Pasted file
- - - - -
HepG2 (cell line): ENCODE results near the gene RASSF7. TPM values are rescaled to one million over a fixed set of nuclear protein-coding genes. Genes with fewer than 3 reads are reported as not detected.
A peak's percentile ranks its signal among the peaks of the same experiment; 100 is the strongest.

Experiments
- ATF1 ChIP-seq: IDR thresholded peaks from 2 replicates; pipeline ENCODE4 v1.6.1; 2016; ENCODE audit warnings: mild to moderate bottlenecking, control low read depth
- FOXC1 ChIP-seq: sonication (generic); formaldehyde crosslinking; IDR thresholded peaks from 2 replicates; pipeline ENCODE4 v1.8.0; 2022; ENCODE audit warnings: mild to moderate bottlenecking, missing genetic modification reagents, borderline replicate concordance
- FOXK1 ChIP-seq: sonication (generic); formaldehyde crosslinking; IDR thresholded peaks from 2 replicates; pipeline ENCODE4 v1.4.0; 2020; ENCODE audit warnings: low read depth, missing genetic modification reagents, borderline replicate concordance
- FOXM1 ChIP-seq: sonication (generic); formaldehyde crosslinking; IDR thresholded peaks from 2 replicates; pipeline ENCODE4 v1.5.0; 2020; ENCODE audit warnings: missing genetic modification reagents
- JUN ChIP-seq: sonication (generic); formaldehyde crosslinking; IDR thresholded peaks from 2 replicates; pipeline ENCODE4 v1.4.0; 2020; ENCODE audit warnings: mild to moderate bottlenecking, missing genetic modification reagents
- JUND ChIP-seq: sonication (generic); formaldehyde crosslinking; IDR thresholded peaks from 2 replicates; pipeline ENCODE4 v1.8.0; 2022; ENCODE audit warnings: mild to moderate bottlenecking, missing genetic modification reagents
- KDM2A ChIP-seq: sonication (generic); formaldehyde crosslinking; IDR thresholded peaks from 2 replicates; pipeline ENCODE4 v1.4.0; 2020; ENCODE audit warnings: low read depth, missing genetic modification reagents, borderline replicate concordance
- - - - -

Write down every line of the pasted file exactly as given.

HepG2 (cell line): ENCODE results near the gene RASSF7. TPM values are rescaled to one million over a fixed set of nuclear protein-coding genes. Genes with fewer than 3 reads are reported as not detected.
A peak's percentile ranks its signal among the peaks of the same experiment; 100 is the strongest.

Experiments
- ATF1 ChIP-seq: IDR thresholded peaks from 2 replicates; pipeline ENCODE4 v1.6.1; 2016; ENCODE audit warnings: mild to moderate bottlenecking, control low read depth
- FOXC1 ChIP-seq: sonication (generic); formaldehyde crosslinking; IDR thresholded peaks from 2 replicates; pipeline ENCODE4 v1.8.0; 2022; ENCODE audit warnings: mild to moderate bottlenecking, missing genetic modification reagents, borderline replicate concordance
- FOXK1 ChIP-seq: sonication (generic); formaldehyde crosslinking; IDR thresholded peaks from 2 replicates; pipeline ENCODE4 v1.4.0; 2020; ENCODE audit warnings: low read depth, missing genetic modification reagents, borderline replicate concordance
- FOXM1 ChIP-seq: sonication (generic); formaldehyde crosslinking; IDR thresholded peaks from 2 replicates; pipeline ENCODE4 v1.5.0; 2020; ENCODE audit warnings: missing genetic modification reagents
- JUN ChIP-seq: sonication (generic); formaldehyde crosslinking; IDR thresholded peaks from 2 replicates; pipeline ENCODE4 v1.4.0; 2020; ENCODE audit warnings: mild to moderate bottlenecking, missing genetic modification reagents
- JUND ChIP-seq: sonication (generic); formaldehyde crosslinking; IDR thresholded peaks from 2 replicates; pipeline ENCODE4 v1.8.0; 2022; ENCODE audit warnings: mild to moderate bottlenecking, missing genetic modification reagents
- KDM2A ChIP-seq: sonication (generic); formaldehyde crosslinking; IDR thresholded peaks from 2 replicates; pipeline ENCODE4 v1.4.0; 2020; ENCODE audit warnings: low read depth, missing genetic modification reagents, borderline replicate concordance